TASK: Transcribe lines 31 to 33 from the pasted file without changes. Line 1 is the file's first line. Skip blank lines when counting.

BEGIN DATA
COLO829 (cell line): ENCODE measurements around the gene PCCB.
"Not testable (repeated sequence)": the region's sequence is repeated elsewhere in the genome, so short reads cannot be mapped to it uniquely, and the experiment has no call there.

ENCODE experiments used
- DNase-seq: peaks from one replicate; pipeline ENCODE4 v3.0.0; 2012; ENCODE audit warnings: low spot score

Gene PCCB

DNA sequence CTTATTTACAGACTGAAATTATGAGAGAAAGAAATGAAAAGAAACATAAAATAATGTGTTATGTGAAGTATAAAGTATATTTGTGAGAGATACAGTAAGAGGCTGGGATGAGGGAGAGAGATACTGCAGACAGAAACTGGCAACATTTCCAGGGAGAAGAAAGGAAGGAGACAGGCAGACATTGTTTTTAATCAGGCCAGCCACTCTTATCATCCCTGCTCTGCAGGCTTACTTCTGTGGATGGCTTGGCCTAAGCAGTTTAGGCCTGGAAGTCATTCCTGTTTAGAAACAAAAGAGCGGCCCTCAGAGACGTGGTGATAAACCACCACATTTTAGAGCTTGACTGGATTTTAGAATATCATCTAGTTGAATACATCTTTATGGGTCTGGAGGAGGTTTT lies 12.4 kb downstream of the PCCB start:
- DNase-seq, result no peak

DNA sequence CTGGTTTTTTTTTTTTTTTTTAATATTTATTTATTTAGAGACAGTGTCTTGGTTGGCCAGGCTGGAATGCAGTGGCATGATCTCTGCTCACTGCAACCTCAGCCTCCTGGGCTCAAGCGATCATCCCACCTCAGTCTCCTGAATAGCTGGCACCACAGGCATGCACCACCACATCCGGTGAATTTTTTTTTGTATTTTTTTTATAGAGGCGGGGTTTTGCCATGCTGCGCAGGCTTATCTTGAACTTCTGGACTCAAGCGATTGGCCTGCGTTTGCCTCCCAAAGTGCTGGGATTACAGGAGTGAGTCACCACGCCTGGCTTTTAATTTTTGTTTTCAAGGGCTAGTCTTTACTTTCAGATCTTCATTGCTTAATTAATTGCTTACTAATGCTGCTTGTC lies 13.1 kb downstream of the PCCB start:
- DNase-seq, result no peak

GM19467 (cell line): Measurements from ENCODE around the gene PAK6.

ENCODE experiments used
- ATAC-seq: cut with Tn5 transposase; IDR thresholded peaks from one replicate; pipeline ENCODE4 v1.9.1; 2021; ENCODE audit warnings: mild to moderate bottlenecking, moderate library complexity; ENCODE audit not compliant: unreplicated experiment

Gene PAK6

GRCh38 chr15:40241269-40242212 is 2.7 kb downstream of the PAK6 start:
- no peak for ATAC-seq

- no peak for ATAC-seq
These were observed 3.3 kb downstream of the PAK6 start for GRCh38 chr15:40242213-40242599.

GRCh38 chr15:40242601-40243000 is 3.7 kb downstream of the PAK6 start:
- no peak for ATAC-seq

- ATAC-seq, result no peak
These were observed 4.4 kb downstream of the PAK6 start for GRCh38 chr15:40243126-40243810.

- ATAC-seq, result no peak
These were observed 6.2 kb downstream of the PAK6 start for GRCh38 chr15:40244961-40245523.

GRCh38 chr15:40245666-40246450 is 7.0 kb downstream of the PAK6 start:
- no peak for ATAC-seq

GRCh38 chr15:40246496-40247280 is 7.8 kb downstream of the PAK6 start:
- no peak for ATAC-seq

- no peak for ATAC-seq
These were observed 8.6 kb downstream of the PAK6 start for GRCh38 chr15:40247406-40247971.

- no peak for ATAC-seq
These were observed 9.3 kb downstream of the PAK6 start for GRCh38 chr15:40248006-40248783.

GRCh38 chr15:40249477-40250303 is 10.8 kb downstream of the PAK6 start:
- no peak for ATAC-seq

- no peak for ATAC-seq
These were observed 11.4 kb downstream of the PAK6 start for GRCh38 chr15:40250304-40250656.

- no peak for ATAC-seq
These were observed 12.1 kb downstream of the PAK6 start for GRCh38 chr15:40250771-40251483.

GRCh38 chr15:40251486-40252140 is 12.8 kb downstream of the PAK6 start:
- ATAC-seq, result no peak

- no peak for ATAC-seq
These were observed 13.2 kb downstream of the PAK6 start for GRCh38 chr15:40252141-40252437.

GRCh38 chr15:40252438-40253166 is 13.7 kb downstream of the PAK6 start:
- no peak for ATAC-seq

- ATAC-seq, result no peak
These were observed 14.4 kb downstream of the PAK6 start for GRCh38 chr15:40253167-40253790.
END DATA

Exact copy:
These were observed 9.3 kb downstream of the PAK6 start for GRCh38 chr15:40248006-40248783.

GRCh38 chr15:40249477-40250303 is 10.8 kb downstream of the PAK6 start:
- no peak for ATAC-seq